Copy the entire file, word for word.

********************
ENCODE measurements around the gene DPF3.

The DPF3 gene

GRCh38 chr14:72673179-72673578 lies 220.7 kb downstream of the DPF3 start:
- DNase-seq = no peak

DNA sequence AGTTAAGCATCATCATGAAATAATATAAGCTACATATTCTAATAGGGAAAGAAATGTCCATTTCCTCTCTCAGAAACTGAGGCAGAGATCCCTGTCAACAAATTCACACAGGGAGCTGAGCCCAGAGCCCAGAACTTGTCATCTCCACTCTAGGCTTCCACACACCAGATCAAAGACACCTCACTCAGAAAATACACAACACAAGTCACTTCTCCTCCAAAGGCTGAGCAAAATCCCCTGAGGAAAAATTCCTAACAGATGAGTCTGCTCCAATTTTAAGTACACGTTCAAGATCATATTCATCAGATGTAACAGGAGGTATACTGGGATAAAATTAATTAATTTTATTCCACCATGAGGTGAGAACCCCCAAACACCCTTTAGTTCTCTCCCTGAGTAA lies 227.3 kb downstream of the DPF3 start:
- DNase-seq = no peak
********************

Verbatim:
ENCODE measurements around the gene DPF3.

The DPF3 gene

GRCh38 chr14:72673179-72673578 lies 220.7 kb downstream of the DPF3 start:
- DNase-seq = no peak

DNA sequence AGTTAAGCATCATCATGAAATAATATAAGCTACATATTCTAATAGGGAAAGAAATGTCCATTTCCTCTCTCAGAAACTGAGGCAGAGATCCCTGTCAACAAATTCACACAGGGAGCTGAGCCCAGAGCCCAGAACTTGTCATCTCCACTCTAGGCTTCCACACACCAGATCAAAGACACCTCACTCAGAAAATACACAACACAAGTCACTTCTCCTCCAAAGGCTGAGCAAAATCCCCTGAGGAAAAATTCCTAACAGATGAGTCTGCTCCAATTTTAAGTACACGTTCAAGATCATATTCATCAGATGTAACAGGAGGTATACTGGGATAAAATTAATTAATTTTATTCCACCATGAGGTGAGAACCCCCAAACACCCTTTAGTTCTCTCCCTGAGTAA lies 227.3 kb downstream of the DPF3 start:
- DNase-seq = no peak